Riley claims that the Government committed prosecutorial misconduct by charging him in both counts of his indictment with the same crime just to manipulate his sentence. As explained above in analyzing Riley's third ineffective assistance claim, the Government is not prohibited from charging a defendant with being a felon in possession of a firearm and with possession of a sawed-off shotgun. See Williams, 805 F.2d at 1309 (7th Cir. 1986). His claim of prosecutorial misconduct in charging these offenses is without merit.

C. Ineffective Assistance of Counsel, Ground 4

Riley's final claim is that his trial counsel was ineffective when he failed to file a notice of appeal on his behalf. To succeed on this claim, Riley must satisfy the Strickland standard set forth above, showing both deficient performance and prejudice. Strickland, 466 U.S. at 694. Prejudice is presumed where an attorney "disregards his client's specific instruction to file a notice of appeal" and that error leads to "'the forfeiture of a proceeding itself....'" Bednarski v.United States, 481 F.3d 530, 535 (7th Cir. 2007), quoting Roe v. Flores-Ortega, 528 U.S. 470, 483-84(2000) (internal citation omitted). "Accordingly, '[w]hen counsel fails to file a requested appeal, a defendant is entitled to a new appeal without showing that his appeal would likely have had merit.'" Id., citing Flores-Ortega at 477, quoting Peguero v. United States, 526 U.S. 23, 28 (1999) (internal brackets omitted).

The Court is confronted with conflicting affidavits, letters and testimony. The Government provides the affidavit of Riley's trial counsel, Philip Kavanaugh, who asserts that he met with Riley at the United States Marshal's lockup in the courthouse after the sentencing hearing. Doc. 16, Att. 1, Kavanaugh Affidavit. According to Kavanaugh, Riley "expressed some desire to appeal what had just occurred." Id. In a letter dated on the same day, Kavanaugh summarized his counsel to Riley. Id.; Doc. 16, Att. 2, Kavanaugh Letter. Kavanaugh explained that, in his "reasoned and professional judgment," Riley should not appeal his case because (1) he believed that, if Riley won on appeal, he would be convicted at trial; (2) Riley would lose acceptance of responsibility; and (3) he would more than likely receive a sentence greater than 188 months. See Letter. According to Kavanaugh, after sending this letter to Riley, he received no communication from Riley and had no knowledge that Riley wanted to appeal "a favorable outcome." Kavanaugh Aff.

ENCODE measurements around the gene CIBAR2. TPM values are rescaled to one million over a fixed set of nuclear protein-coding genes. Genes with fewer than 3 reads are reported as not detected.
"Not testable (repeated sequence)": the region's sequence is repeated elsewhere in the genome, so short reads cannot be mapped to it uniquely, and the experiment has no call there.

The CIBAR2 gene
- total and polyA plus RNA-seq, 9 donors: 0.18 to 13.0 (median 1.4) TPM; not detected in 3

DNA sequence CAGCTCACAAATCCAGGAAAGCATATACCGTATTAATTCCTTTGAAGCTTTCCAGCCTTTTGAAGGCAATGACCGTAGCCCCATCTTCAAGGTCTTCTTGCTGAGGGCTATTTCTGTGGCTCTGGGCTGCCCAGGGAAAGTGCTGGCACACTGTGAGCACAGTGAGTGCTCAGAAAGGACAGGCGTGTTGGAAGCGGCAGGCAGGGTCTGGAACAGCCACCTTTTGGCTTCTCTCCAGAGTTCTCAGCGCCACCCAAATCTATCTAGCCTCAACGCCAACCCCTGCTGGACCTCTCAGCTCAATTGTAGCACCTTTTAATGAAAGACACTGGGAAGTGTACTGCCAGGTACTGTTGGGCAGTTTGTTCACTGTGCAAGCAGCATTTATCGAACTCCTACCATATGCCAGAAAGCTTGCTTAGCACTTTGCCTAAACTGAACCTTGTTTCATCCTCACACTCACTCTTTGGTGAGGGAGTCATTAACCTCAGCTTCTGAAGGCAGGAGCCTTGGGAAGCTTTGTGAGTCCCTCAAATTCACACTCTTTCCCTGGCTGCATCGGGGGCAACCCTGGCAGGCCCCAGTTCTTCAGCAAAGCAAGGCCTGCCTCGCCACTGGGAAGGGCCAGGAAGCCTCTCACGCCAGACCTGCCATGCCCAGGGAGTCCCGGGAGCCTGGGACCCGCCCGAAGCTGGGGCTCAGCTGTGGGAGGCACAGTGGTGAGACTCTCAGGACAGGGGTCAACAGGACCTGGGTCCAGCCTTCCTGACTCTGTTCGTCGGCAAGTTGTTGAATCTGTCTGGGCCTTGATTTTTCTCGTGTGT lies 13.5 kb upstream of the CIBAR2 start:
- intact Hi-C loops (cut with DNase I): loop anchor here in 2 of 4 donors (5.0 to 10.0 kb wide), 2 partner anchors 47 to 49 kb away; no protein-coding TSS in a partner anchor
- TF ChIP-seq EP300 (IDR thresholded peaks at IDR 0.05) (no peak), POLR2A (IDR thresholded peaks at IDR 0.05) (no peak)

In Riley's affidavit, he asserts that, within 10 days after his sentencing, he wrote to Kavanaugh and requested that he timely file a notice of appeal. Doc. 13, Att. 1, Riley Affidavit. Riley submits a copy of the November 5, 2007 letter written to Kavanaugh, in which he says that he has changed his mind and would like Kavanaugh to file an appeal for him so he could get a lower sentence. Doc. 13, Att. 1, Riley Letter. He indicates that Assistant Federal Public Defender Andrea Smith ("Smith") had told him "something different." See Letter.

Riley testified that he was dissatisfied with his PSI and did not believe the points should be as high as they were. He stated that other inmates told him to send a letter asking Kavanaugh to file an appeal. Riley testified that he sent the letter but later learned that it had not been received. He stated that he wrote no other letters but tried unsuccessfully to reach Kavanaugh by phone. Riley asserted that he believed he would receive only a 10-year sentence based on information provided by Smith and Kavanaugh.*fn1 Riley's account of his post-sentencing conversation with Kavanaugh corroborates Kavanaugh's recollection that he recommended Riley not appeal and that, as of the time that Kavanaugh left the holdover, no appeal was to be filed.